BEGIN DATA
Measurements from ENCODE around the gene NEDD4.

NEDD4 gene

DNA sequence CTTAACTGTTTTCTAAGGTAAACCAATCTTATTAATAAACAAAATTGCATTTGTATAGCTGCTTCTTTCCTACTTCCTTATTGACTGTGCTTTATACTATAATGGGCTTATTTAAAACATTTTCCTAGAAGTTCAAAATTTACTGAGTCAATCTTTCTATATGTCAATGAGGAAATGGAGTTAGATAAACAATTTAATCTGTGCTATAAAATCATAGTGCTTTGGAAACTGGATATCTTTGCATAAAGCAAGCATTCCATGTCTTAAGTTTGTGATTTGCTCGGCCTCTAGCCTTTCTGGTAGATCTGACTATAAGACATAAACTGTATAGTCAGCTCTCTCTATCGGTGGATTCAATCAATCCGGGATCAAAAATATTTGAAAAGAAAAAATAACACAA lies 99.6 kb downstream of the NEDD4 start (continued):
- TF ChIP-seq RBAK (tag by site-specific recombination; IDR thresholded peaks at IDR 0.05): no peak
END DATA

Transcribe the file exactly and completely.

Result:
Measurements from ENCODE around the gene NEDD4.

NEDD4 gene

DNA sequence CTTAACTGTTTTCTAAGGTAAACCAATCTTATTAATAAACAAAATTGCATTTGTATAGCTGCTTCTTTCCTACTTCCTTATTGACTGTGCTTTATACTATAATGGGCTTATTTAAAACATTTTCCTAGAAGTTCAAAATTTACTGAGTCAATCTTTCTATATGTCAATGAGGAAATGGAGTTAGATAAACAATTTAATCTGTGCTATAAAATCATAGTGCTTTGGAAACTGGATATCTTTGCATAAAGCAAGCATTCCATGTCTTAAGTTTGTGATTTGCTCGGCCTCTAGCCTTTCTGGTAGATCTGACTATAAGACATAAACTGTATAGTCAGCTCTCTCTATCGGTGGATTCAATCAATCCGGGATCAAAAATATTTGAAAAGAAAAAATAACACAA lies 99.6 kb downstream of the NEDD4 start (continued):
- TF ChIP-seq RBAK (tag by site-specific recombination; IDR thresholded peaks at IDR 0.05): no peak